Opinion: The struggle for democracy persists in Europe, not just the Middle East

In December last year, Alyaksandr Lukashenka was re-elected president of Belarus, with 79.7% of the vote in elections deemed to fall massively short of OSCE standards. Under his leadership, the Belarusian regime systematically violates basic liberties. The past week has seen a worsening of the situation, with the oppressive regime using unjustifiable violence against protesters seeking democracy and freedom.

Despite a ban on social networking sites Facebook and Twitter, in an attempt to try and stifle the protests, the capital Minsk has seen huge anti-Lukashenka demonstrations. The response of the Belarusian Government has been appalling. Hundreds of peaceful protesters have been arrested, and journalists have witnessed protesters being beaten as part of a crackdown across the country.

The more recent examples of “clapping” protesters being arrested, and previous brutal oppression of those opposed to the regime by, for example, the arrest of opposition candidates following the election, really highlight the severity of the situation. The actions being taken by the Governments militia mean that the safety of young liberal protesters is at serious risk.

The treatment of protesters is of great concern. The highly regarded Presidential candidate, Andrei Sannikov was recently arrested, after being thuggishly attacked by members of the regime – causing critical wounds. It has become clear that his medical requirements are not being met, made evident by his lawyer being threatened with disbarment when raising the issue in court. Amnesty international are campaigning for his release along with that of many other political campaigners and journalists.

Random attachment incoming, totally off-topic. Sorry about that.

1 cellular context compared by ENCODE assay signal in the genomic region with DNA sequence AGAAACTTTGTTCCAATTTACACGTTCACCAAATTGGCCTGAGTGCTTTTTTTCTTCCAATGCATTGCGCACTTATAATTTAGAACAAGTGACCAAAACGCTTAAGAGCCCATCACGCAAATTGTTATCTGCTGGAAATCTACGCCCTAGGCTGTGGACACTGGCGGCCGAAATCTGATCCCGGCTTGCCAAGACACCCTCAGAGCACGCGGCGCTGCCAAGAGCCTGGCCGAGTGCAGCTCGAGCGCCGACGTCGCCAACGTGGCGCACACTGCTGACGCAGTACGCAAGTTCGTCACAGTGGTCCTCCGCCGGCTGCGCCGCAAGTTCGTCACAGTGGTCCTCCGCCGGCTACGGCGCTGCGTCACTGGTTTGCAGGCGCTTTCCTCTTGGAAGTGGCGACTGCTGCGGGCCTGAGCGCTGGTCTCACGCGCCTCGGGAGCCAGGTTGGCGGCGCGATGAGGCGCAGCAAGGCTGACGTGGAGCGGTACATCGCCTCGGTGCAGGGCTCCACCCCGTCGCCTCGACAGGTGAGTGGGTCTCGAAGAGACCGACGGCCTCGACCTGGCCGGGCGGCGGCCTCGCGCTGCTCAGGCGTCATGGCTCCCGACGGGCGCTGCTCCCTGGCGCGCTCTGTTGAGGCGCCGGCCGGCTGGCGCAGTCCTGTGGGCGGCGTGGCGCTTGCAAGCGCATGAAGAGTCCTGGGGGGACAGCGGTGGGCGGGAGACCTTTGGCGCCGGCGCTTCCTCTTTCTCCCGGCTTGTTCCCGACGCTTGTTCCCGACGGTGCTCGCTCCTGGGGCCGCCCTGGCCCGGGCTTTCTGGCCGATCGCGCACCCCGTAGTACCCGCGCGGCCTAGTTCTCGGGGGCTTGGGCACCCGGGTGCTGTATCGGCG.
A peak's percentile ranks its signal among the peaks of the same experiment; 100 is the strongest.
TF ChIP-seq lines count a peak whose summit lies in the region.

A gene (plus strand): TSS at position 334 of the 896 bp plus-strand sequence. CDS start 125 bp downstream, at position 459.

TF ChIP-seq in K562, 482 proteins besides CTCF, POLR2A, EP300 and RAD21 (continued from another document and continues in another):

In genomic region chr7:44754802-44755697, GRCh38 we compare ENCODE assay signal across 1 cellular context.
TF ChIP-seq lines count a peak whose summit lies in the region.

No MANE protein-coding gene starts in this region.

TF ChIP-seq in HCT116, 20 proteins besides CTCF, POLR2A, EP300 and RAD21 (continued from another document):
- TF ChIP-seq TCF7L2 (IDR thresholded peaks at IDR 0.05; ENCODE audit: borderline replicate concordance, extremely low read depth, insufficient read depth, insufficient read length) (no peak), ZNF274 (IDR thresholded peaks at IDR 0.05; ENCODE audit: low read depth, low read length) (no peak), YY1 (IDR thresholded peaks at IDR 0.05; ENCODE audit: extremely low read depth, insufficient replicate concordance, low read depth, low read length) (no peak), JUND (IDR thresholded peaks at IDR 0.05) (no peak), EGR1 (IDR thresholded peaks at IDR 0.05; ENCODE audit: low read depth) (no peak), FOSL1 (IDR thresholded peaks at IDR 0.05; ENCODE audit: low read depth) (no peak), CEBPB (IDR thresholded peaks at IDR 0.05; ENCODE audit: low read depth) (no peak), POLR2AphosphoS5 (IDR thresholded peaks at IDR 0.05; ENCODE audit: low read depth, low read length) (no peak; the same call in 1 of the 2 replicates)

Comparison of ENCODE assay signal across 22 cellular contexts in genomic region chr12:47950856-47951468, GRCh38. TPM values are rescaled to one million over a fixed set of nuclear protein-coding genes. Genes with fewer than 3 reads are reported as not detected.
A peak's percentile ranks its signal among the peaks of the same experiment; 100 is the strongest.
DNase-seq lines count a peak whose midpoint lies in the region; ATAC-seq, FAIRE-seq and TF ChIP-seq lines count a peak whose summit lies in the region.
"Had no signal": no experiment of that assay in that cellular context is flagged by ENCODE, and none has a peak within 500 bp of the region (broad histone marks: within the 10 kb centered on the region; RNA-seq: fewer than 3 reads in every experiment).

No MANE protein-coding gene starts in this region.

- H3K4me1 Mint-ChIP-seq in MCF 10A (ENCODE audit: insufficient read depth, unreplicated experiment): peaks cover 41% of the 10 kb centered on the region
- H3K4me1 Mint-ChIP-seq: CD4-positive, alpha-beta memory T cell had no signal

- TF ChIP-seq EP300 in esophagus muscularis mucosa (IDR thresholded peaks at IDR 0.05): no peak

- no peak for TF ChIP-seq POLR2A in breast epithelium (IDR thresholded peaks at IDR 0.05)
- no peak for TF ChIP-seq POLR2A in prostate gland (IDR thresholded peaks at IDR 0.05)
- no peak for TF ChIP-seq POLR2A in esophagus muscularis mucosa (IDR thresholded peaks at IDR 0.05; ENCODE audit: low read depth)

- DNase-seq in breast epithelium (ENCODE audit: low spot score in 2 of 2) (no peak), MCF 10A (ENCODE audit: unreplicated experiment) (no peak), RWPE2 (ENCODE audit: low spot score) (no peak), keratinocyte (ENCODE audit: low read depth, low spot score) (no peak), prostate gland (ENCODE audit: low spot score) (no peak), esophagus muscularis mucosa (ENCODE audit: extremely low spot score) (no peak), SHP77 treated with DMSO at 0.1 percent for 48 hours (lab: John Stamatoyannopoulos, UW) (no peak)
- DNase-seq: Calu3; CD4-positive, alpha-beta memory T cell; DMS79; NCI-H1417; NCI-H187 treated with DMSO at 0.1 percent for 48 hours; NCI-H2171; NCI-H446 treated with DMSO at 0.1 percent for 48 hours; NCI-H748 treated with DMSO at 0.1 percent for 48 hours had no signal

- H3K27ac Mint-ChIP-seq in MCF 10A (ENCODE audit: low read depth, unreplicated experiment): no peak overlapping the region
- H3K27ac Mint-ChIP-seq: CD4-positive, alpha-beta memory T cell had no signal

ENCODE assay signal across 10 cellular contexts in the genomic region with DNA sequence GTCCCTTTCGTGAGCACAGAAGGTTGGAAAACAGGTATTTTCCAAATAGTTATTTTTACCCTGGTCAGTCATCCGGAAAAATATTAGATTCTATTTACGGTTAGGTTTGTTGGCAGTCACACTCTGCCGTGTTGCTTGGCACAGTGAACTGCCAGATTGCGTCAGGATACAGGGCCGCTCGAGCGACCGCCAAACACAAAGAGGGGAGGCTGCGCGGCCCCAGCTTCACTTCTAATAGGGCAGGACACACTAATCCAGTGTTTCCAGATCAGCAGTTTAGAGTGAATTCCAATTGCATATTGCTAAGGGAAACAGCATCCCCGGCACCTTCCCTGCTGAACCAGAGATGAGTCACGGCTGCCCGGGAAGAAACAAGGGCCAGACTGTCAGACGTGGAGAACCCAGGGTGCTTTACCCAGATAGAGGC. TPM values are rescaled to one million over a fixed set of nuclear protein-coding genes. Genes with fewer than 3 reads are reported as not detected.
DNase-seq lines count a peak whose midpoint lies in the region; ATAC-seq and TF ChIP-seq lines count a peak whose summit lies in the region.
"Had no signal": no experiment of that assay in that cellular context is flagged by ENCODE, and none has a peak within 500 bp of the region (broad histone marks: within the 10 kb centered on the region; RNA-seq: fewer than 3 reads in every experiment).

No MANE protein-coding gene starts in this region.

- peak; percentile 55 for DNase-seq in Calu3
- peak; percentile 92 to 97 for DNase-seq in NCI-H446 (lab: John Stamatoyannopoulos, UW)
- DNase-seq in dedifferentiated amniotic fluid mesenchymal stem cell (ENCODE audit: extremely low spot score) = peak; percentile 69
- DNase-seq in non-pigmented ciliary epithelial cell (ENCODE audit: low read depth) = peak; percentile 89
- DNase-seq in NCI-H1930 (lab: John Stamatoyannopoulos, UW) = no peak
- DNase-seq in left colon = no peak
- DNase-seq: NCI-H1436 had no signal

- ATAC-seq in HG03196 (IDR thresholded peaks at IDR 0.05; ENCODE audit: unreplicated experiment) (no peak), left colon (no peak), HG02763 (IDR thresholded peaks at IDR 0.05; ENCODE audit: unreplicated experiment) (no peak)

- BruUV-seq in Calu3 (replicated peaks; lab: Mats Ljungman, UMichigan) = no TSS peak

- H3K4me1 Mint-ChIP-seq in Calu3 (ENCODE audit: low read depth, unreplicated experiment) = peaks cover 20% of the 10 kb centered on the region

It has become easy in recent weeks to focus on the amazing events of the Arab Spring and their struggle for liberty. However there is a nation on Europe’s doorstep craving the same rights and freedoms we enjoy. Prisoners such as Sannikov have perhaps not been forgotten, but their struggles put on the back burner, within the current international climate. International efforts to free these prisoners and protect protesters from the regime have proved weak and ineffective. Despite open condemnation from the EU earlier this year, Lukashenka has begun to come down harder on political protesters. His authoritarian regime appears to be under the international radar. For political protesters, many of whom are young, it means they have no real protection.

However the international community has a real chance to make amends and protect the citizens of Belarus. The Belarusian economy has fallen into turmoil, with rising unemployment and a worthless currency. The regime wants a loan from the IMF of $8bn over the next 5 years. The IMF should allow this loan to go ahead. If certain conditions to allow greater economic freedoms in Belarus come with this loan then Lukashenka’s rule will be undermined. Greater geographical movement, in particular student visas will open up the country to the west.

The international community must put pressure on the IMF to include the release of certain political prisoners, such as Sannikov. Doing so would undermine the regime, and guarantee the safety of liberal campaigners across the country. The international community has an opportunity to rid the world of a brutal dictator – this should not be passed up.

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This entry was posted in Op-eds.


  • Not sure this is an opportunity to get rid of Lukashenko, but I think it right to put pressure on his regime.

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